I'm not a morning person, so, fortified with plenty of coffee, I usually start the day off slowly by paging through the newspapers to catch up on the latest. Sometimes, a headline jumps off the page with such a good vibe that it instantly snaps me out of the morning doldrums. Today is one of those days: the Los Angeles Times and the New York Times reported on this year's recipients of the MacArthur Grants, each of whom will receive $500,000, no strings attached. Among the winners are scientists, journalists, performers, and, of special interest to me, visual artists.
So you can understand my excitement at reading that a fellow Angeleno – well-known artist Mark Bradford – was selected as one of the recipients of this grant, popularly known as the "genius award." Two months ago, while in London, I stood in front of his large-scale mixed media paintings on display at the Saatchi Gallery and marveled at the ingenuity with which the artist uses his trademark material – small squares of endpapers collected from hair salons – which serve as a foundation for his dynamic, abstract compositions.
Close to these works were displayed the impressive, monumental works of another Los Angeles artist, Jedediah Caesar, who shares with Mark Bradford an affinity for discarded materials. I talked about Jedediah's work a few months ago, comparing his artistic process to cooking with all sorts of junk that he stuffs into a crate and then pours resin over. Once the resin hardens, he proceeds to cut this gigantic ‘fruitcake’ into thin slices to be served not on a platter, but on the wall, thus seamlessly transforming the mundane into poetry. The resulting abstract compositions can be described as both paintings and sculptures, and the extremely humble nature of the materials used by the artist, rather than being a distraction, becomes an irresistible draw.
A lot of artists are trying to incorporate 'leftovers' into their work, but only a few succeed in pulling off this magic trick. Here's another example you might want to check out, this one in the lobby of the UCLA Hammer Museum. Swiss-born artist Nic Hess, who splits his time between Los Angeles and Zurich, transformed the rather banal corporate space into a theater stage full of mischief and adventure. And the material, once again, is as ordinary as it gets – hundreds and hundreds of yards of basic masking tape of various widths and colors. The artist shows himself to be an extraordinary draftsman who has traded the traditional tool of the trade – a pencil – for an eyebrow-raising novelty item: humble masking tape. Looking at his works, I couldn't help but giggle at the wonderful sense of humor with which he pulls the rug out from under your feet, turning the stairwell into a roller coaster ride.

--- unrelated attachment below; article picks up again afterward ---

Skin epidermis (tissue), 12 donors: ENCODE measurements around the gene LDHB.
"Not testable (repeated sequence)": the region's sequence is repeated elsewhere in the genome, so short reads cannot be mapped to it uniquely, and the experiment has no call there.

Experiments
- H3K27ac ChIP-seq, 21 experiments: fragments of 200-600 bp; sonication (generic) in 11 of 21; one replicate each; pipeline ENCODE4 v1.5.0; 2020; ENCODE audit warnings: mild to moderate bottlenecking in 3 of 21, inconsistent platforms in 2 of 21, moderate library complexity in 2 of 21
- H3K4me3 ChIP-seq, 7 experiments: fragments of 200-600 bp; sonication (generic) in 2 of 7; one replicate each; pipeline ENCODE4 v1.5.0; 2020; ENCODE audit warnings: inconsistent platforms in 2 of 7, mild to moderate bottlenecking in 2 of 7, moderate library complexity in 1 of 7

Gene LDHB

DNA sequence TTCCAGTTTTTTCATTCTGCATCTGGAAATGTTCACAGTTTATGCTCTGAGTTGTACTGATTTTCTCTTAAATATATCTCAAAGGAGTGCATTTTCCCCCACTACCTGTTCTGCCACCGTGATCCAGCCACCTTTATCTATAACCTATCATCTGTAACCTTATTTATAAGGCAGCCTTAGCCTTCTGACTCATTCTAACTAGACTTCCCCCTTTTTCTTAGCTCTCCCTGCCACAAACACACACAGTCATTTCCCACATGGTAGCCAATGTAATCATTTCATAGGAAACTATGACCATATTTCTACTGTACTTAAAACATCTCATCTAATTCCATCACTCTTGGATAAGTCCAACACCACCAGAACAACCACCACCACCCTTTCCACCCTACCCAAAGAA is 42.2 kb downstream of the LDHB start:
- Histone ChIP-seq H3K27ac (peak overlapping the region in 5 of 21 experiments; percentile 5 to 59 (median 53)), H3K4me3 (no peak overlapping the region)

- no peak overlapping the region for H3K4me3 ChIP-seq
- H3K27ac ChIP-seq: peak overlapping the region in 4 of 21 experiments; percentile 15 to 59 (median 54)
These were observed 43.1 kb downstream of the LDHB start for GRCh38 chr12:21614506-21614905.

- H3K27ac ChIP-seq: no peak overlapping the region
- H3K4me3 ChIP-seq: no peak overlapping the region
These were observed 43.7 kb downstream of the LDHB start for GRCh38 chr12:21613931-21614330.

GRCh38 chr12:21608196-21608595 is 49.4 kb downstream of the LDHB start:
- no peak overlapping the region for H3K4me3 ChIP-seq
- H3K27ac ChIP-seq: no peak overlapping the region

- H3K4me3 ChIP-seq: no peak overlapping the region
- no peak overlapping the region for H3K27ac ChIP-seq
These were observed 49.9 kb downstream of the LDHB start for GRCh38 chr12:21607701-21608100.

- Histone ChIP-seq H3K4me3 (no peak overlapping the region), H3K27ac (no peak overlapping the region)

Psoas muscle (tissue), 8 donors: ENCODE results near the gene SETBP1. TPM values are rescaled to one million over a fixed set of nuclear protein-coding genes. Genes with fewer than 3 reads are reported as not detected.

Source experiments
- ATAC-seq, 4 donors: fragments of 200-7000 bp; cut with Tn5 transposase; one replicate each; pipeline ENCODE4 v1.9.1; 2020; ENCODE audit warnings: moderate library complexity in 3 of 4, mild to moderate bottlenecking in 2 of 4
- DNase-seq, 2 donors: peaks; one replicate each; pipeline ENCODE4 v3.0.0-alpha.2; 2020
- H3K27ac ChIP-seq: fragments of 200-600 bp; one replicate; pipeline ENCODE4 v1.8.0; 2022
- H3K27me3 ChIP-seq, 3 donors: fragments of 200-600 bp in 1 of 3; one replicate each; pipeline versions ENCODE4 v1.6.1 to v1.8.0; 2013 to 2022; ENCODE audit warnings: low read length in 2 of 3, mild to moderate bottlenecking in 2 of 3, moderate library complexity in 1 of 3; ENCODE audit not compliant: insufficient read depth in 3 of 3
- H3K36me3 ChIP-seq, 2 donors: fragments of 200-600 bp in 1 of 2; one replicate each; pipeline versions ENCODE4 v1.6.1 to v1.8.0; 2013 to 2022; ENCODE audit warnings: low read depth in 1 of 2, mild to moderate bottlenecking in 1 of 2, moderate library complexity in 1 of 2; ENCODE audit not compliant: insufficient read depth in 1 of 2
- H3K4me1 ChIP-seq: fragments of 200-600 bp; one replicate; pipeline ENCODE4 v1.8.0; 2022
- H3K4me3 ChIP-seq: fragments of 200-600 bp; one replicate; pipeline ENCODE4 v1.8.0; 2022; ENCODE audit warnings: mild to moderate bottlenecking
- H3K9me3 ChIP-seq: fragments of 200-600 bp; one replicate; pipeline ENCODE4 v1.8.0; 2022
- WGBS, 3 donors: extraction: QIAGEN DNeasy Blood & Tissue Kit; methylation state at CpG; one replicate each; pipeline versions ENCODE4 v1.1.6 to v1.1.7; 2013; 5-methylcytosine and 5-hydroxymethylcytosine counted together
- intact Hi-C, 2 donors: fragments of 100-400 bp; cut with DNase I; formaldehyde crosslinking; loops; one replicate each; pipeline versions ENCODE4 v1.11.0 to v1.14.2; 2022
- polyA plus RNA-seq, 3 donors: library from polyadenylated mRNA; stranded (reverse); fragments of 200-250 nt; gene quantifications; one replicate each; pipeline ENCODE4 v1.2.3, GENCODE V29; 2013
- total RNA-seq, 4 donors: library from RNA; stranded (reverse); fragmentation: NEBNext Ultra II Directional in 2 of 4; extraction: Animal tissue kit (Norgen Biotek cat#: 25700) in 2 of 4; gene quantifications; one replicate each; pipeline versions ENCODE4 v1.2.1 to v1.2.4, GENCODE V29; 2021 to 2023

And if you find yourself in Pasadena, you must stop by the Armory Center for the Arts, which celebrates its 20th anniversary with a large group show of southern California artists. Once more I found myself staring with disbelief at a large wall piece, this one by Carl Cheng that initially I mistook for an aerial photograph of city streets, only to realize that it's constructed from hundreds of discarded electronic PC boards on aluminum. Even after I realized what it was, I continued to see it as an amazingly elegant image of an unknown city observed from above. Coming home, I did some research on the artist, whose name sounded familiar, and realized that there is a monumental work of his here on the beach next to the Santa Monica pier. With the help of a special tractor, his gigantic concrete roller is supposed to be periodically pulled along the beach, leaving an intricate imprint on the sand. But alas, it's been idle for many years, which is a pity. Let's bring the magic back.
Nic Hess: Automatic Crash Response
On view on the Hammer Museum's Lobby Wall through November 5
Installations Inside/Out: 20th Anniversary Exhibition
On view at the Armory Center for the Arts through December 31
Banner image: Carl Cheng, Paver Stones, Redondo Beach